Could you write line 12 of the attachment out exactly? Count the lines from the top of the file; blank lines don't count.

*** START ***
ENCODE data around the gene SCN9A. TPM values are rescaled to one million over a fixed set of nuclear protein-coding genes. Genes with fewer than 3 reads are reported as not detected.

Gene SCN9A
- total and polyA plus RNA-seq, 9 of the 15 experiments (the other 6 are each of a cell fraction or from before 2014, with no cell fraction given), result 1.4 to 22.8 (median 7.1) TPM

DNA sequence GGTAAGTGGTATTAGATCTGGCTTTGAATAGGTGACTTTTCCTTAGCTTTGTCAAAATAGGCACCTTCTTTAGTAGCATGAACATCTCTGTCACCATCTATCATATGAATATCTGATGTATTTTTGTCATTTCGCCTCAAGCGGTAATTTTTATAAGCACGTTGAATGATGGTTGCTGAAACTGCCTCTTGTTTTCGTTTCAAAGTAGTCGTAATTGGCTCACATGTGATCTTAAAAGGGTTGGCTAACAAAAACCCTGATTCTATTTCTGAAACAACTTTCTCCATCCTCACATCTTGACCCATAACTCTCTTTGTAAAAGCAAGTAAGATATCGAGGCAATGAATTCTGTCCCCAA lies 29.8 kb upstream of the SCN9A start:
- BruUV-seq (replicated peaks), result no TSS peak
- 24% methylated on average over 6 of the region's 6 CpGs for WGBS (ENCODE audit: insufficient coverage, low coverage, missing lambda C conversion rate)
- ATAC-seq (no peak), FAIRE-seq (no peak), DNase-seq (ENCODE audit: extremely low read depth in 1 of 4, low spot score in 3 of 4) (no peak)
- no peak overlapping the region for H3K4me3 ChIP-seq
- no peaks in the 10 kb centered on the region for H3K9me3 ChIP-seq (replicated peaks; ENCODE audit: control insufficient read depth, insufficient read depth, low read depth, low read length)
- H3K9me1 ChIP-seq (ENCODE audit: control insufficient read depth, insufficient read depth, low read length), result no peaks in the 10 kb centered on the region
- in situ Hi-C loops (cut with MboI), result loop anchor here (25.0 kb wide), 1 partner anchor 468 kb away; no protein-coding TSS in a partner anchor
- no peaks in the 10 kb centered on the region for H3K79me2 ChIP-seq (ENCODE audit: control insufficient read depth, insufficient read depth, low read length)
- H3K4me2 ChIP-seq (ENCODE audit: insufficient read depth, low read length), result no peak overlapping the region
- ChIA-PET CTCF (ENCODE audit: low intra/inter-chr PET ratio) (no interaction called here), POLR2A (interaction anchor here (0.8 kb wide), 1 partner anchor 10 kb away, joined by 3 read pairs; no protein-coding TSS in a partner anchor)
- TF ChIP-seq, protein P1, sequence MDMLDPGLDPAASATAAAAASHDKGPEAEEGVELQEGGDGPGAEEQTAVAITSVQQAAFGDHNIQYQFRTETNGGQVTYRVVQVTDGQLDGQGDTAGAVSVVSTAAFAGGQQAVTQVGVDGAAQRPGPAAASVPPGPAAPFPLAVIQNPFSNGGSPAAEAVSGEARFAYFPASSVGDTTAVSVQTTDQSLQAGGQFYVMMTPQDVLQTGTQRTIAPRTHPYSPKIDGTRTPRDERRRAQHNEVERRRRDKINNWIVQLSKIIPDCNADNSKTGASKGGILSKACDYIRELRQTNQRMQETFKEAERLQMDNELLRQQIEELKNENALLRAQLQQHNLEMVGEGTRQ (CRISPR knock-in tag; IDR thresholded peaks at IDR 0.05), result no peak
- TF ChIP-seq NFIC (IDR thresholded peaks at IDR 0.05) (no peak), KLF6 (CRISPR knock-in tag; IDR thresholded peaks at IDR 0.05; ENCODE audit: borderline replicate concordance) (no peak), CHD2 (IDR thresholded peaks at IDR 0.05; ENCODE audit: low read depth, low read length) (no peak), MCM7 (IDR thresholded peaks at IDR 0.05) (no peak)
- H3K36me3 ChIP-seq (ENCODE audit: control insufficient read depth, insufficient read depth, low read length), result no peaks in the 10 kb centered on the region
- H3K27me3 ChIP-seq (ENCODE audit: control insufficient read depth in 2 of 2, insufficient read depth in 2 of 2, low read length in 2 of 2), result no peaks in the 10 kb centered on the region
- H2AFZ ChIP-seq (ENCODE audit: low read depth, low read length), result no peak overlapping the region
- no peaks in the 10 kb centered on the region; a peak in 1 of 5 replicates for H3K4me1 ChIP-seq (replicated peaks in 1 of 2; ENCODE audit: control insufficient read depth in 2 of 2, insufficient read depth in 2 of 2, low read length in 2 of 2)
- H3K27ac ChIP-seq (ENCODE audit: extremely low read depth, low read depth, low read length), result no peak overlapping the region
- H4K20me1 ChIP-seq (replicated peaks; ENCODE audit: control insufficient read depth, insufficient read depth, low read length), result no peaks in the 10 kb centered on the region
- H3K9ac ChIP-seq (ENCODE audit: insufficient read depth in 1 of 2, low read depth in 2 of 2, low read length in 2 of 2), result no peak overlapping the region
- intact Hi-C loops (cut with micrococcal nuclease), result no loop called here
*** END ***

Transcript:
- no peaks in the 10 kb centered on the region for H3K79me2 ChIP-seq (ENCODE audit: control insufficient read depth, insufficient read depth, low read length)